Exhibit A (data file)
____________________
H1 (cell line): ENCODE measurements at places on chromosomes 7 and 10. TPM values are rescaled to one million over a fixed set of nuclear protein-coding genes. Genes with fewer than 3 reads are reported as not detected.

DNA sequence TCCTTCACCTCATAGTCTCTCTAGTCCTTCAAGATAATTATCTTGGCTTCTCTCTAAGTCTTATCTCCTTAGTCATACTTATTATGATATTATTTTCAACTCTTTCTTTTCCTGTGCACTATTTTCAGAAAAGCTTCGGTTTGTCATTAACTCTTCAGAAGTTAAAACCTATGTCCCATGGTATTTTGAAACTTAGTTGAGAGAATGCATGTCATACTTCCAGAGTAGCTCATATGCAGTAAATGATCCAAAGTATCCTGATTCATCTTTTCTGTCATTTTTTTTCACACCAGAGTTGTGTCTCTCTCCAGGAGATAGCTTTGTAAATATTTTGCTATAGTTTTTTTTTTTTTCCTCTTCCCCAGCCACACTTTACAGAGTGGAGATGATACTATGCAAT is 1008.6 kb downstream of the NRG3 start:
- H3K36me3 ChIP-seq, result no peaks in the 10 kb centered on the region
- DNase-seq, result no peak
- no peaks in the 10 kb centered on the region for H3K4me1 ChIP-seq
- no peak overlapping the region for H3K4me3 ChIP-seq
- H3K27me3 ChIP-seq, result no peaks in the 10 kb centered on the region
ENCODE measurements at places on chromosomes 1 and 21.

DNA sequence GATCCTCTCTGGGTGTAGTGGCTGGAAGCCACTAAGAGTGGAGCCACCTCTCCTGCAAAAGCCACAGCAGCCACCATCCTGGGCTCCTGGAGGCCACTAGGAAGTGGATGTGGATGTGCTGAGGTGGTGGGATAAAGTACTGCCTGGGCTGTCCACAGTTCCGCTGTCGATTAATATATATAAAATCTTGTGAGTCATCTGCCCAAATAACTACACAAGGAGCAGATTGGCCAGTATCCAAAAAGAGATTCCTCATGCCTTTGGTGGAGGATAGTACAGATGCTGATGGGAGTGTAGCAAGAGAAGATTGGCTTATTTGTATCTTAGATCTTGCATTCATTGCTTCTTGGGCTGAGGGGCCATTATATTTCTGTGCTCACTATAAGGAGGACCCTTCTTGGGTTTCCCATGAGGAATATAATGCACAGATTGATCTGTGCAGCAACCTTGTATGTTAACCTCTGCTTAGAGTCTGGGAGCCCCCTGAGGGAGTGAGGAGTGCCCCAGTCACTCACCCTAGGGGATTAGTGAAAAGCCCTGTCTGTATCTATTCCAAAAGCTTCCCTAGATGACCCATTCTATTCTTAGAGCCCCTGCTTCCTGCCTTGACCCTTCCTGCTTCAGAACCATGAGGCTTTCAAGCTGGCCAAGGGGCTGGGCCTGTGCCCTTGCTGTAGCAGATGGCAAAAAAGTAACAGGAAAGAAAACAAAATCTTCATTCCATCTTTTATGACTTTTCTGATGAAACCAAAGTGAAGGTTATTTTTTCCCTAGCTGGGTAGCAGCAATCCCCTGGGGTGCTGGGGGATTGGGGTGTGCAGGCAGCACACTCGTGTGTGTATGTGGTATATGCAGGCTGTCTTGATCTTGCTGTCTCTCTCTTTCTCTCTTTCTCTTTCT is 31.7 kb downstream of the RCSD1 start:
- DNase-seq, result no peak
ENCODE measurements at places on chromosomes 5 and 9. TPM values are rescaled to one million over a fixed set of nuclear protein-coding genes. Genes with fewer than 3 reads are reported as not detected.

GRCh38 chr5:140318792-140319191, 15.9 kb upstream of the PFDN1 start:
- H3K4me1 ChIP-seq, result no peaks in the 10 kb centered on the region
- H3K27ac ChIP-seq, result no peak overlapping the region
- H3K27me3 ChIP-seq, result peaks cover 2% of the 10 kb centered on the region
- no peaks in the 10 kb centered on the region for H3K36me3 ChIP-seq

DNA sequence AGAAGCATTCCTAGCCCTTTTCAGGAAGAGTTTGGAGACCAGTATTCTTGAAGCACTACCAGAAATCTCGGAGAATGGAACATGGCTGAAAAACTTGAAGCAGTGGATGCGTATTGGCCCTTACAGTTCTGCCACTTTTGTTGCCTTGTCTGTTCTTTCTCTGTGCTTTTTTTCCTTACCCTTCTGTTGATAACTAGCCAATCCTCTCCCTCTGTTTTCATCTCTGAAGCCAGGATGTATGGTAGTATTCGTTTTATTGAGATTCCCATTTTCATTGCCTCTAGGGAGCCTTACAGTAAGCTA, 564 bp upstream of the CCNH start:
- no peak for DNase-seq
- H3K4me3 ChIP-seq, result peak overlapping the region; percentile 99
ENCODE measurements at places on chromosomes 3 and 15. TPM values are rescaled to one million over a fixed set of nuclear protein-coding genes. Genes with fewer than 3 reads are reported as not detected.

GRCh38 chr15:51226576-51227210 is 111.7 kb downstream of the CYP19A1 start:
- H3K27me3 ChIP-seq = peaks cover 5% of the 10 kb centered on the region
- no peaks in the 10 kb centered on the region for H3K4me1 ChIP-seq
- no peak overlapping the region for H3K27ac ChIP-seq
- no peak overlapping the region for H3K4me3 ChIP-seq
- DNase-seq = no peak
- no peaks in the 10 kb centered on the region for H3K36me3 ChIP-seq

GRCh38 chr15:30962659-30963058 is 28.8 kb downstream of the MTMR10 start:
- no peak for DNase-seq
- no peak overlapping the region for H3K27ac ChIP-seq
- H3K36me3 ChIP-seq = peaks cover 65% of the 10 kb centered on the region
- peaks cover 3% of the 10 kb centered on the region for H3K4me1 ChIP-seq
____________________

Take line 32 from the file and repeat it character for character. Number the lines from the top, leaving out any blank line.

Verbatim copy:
- peaks cover 3% of the 10 kb centered on the region for H3K4me1 ChIP-seq